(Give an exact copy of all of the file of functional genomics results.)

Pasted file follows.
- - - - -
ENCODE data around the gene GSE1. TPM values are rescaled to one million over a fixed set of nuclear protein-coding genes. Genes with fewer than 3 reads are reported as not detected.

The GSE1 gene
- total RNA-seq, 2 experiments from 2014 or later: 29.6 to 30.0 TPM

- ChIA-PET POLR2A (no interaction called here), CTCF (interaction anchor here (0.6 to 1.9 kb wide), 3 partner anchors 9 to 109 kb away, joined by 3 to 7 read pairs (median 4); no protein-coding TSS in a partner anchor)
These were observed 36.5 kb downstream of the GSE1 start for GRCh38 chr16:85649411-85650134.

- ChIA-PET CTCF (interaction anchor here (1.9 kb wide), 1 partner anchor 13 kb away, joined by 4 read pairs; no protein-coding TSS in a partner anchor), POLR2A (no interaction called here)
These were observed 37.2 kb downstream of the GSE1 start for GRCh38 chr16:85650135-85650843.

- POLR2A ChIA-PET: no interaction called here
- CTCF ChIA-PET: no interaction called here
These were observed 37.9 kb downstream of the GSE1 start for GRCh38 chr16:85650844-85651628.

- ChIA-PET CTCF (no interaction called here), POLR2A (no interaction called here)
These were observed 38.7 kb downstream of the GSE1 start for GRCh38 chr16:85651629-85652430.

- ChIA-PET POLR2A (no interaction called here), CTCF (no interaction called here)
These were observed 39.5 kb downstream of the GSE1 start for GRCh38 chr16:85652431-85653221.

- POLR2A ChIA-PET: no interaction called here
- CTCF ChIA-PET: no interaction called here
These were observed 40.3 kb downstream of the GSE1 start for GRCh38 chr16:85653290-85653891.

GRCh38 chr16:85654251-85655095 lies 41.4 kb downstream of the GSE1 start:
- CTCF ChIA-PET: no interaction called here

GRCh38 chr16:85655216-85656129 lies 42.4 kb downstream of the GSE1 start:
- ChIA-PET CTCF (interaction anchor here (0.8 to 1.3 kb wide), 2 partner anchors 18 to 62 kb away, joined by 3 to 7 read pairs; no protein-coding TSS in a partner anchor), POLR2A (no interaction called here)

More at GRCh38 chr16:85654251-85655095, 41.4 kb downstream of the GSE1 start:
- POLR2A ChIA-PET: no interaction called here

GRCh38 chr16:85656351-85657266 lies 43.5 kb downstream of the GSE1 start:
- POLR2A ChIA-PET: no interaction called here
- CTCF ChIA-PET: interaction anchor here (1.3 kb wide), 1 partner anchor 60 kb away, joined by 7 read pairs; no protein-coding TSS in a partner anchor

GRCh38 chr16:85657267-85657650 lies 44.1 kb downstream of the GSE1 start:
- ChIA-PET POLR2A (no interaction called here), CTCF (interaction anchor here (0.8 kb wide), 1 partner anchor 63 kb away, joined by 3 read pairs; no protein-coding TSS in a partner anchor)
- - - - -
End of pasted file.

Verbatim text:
ENCODE data around the gene GSE1. TPM values are rescaled to one million over a fixed set of nuclear protein-coding genes. Genes with fewer than 3 reads are reported as not detected.

The GSE1 gene
- total RNA-seq, 2 experiments from 2014 or later: 29.6 to 30.0 TPM

- ChIA-PET POLR2A (no interaction called here), CTCF (interaction anchor here (0.6 to 1.9 kb wide), 3 partner anchors 9 to 109 kb away, joined by 3 to 7 read pairs (median 4); no protein-coding TSS in a partner anchor)
These were observed 36.5 kb downstream of the GSE1 start for GRCh38 chr16:85649411-85650134.

- ChIA-PET CTCF (interaction anchor here (1.9 kb wide), 1 partner anchor 13 kb away, joined by 4 read pairs; no protein-coding TSS in a partner anchor), POLR2A (no interaction called here)
These were observed 37.2 kb downstream of the GSE1 start for GRCh38 chr16:85650135-85650843.

- POLR2A ChIA-PET: no interaction called here
- CTCF ChIA-PET: no interaction called here
These were observed 37.9 kb downstream of the GSE1 start for GRCh38 chr16:85650844-85651628.

- ChIA-PET CTCF (no interaction called here), POLR2A (no interaction called here)
These were observed 38.7 kb downstream of the GSE1 start for GRCh38 chr16:85651629-85652430.

- ChIA-PET POLR2A (no interaction called here), CTCF (no interaction called here)
These were observed 39.5 kb downstream of the GSE1 start for GRCh38 chr16:85652431-85653221.

- POLR2A ChIA-PET: no interaction called here
- CTCF ChIA-PET: no interaction called here
These were observed 40.3 kb downstream of the GSE1 start for GRCh38 chr16:85653290-85653891.

GRCh38 chr16:85654251-85655095 lies 41.4 kb downstream of the GSE1 start:
- CTCF ChIA-PET: no interaction called here

GRCh38 chr16:85655216-85656129 lies 42.4 kb downstream of the GSE1 start:
- ChIA-PET CTCF (interaction anchor here (0.8 to 1.3 kb wide), 2 partner anchors 18 to 62 kb away, joined by 3 to 7 read pairs; no protein-coding TSS in a partner anchor), POLR2A (no interaction called here)

More at GRCh38 chr16:85654251-85655095, 41.4 kb downstream of the GSE1 start:
- POLR2A ChIA-PET: no interaction called here

GRCh38 chr16:85656351-85657266 lies 43.5 kb downstream of the GSE1 start:
- POLR2A ChIA-PET: no interaction called here
- CTCF ChIA-PET: interaction anchor here (1.3 kb wide), 1 partner anchor 60 kb away, joined by 7 read pairs; no protein-coding TSS in a partner anchor

GRCh38 chr16:85657267-85657650 lies 44.1 kb downstream of the GSE1 start:
- ChIA-PET POLR2A (no interaction called here), CTCF (interaction anchor here (0.8 kb wide), 1 partner anchor 63 kb away, joined by 3 read pairs; no protein-coding TSS in a partner anchor)